Nov. 30, 2020

Emma Wade-Smith


Emma Wade-Smith

Her Majesty’s Trade Commissioner for Africa, DIT

Though trade between the UK and Morocco over the last year stood at about GBP2.5 billion, there is still enormous potential for both countries to do more together given the ambitions of Morocco.


Emma Wade-Smith was announced as Her Majesty's Trade Commissioner (HMTC) for Africa in 2018. She has lived and worked in South Africa since 2016, following her appointment as the UK's Trade Director for Southern Africa. She created and subsequently led DIT's panAfrican regional trade team since 2017. She has also worked on international trade at the UK's department for business, innovation, and skills. Prior to working on trade and investment, she had a distinguished career as a British diplomat spanning more than two decades.

How do you see UK debt relief and humanitarian aid efforts developing in Africa as a result of the COVID-19 situation?
The UK is a large donor into Africa, and in the last few years, we have seen much closer coordination across the UK government's various arms, where we essentially seek to gain the maximum impact from working collectively. In the context of COVID-19, such an alignment is more essential that ever, and we are seeing that not just within the UK government's aid efforts but also across all DFIs and even the private-sector investment community as well. In the UK, as part of the immediate response to the pandemic, we have taken a look across our entire programming work in Africa and ensured that as much of that is directed at providing the help and support that governments across Africa need to help them respond to the pandemic and put in place the building blocks for a strong recovery. People are talking about rebuilding better and building back greener and sustainably and inclusively. That is essentially the focus for us, which is really making sure that every pound and penny counts to help Africa's governments and people recover from the pandemic.

What is the significance of UK-Morocco relations, and in what areas do you envisage great cooperation?
Morocco is one of the most dynamic markets in Africa, the sixth-largest economy on the continent, and one of the easiest countries to do business with. If I look across my network, Morocco is one of those markets where the UK has not been as present and visible as it could be. One of the things we have done recently is set up a joint trade and investment task force designed to look at the common and complementary commercial interests. I see real opportunities here, not least because our export credit agency UK Export Finance has a market risk appetite for Morocco for up to GBP3 billion, and it is currently not entirely untapped. In terms of other opportunities, we have Casablanca Finance City, a truly energetic organization. Agriculture is also a real sector of opportunity, though unfortunately COVID-19 prevented us from being the country of honor at Morocco's SIAM agricultural exhibition in April. I am hopeful we will be able to roll that over to next year and be able to demonstrate the opportunities in the agri space. Renewables is also a real sector of opportunity in Morocco, as is education. At the UK African Investment Summit, we signed an MoU to support UK education provision in Morocco. We created the first British school there and see huge potential for doing more in that education space, including edtech. Morocco is a truly vibrant economy, and there is so much more that I want us to be doing there.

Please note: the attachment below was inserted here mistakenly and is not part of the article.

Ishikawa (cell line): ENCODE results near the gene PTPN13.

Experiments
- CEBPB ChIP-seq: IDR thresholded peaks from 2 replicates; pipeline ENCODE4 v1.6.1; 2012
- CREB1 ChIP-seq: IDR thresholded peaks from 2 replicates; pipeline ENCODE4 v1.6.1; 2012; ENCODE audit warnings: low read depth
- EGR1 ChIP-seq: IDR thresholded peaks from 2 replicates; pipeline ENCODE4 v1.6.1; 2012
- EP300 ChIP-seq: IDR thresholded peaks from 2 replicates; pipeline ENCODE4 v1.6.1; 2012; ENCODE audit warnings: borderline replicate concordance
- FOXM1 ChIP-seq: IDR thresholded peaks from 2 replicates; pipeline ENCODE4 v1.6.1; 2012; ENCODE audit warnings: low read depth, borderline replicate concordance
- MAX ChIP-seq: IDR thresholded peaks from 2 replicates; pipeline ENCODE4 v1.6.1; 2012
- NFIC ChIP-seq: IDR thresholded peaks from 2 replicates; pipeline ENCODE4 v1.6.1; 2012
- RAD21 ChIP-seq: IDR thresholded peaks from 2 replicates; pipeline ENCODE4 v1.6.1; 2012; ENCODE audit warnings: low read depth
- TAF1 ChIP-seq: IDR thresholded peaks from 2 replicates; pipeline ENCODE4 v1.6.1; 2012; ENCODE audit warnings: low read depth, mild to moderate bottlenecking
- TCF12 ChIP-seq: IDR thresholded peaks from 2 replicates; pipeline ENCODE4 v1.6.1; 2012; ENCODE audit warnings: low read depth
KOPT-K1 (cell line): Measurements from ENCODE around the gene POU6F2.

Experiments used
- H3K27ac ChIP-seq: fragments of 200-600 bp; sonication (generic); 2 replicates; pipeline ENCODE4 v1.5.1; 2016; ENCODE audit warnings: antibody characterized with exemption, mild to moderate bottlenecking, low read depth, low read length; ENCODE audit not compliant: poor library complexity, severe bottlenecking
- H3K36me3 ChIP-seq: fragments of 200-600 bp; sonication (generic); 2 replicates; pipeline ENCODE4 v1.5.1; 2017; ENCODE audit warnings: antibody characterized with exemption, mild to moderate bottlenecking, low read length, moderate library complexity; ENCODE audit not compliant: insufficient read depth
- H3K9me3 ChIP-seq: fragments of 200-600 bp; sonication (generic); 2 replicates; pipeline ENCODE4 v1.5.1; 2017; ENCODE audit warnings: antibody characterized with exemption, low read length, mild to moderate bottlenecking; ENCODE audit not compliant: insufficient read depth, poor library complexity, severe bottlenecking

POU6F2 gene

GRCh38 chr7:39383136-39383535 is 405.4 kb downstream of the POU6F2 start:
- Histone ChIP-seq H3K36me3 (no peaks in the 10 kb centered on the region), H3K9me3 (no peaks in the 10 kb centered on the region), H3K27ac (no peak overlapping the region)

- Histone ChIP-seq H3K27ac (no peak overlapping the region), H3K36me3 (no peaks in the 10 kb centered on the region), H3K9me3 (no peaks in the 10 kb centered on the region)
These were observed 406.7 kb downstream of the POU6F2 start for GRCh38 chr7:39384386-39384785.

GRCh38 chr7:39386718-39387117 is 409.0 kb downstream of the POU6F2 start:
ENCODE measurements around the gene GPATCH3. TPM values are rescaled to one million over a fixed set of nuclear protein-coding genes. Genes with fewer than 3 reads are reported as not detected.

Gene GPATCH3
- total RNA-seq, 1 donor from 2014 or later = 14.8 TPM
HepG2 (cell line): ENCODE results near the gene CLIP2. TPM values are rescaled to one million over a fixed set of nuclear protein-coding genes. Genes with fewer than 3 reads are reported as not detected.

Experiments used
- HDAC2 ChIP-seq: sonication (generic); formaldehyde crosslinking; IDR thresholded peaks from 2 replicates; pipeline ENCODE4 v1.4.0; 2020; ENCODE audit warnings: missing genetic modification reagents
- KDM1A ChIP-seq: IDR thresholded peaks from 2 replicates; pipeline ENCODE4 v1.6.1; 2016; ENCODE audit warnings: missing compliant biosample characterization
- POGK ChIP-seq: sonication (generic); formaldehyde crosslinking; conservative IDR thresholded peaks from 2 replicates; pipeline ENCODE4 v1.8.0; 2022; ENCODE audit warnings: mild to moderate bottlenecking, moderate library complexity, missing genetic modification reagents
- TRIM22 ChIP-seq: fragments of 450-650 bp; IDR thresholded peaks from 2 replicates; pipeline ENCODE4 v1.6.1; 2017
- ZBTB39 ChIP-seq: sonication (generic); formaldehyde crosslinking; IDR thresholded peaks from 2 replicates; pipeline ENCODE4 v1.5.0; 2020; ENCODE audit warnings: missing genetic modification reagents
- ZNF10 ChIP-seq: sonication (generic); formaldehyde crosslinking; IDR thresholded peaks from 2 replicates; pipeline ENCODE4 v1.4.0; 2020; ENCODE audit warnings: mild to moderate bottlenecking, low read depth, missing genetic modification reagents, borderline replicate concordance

What is your strategy to boost the confidence of investors and UK companies that want to enter Africa?
According to traditional investors such as Unilever and Diageo that have operations on the ground, times are tough, as they are around the world, but everyone is committed to Africa and committed to doing the right thing in terms of helping in that response phase and being part of the recovery phase. The way that we see UK investments across Africa really plays into what the strengths will be for that recovery phase. We are seeing people coming to terms with the new reality. We are seeing and hearing from companies that are interested in the opportunities that will emerge in Africa, whether that is in terms of mergers and acquisitions, business restructuring, or companies that were previously vibrant and dynamic but are perhaps just cash strapped and looking for investment. We will see a return of some of that investment that has flooded particularly out of sub-Saharan Africa in the last few months.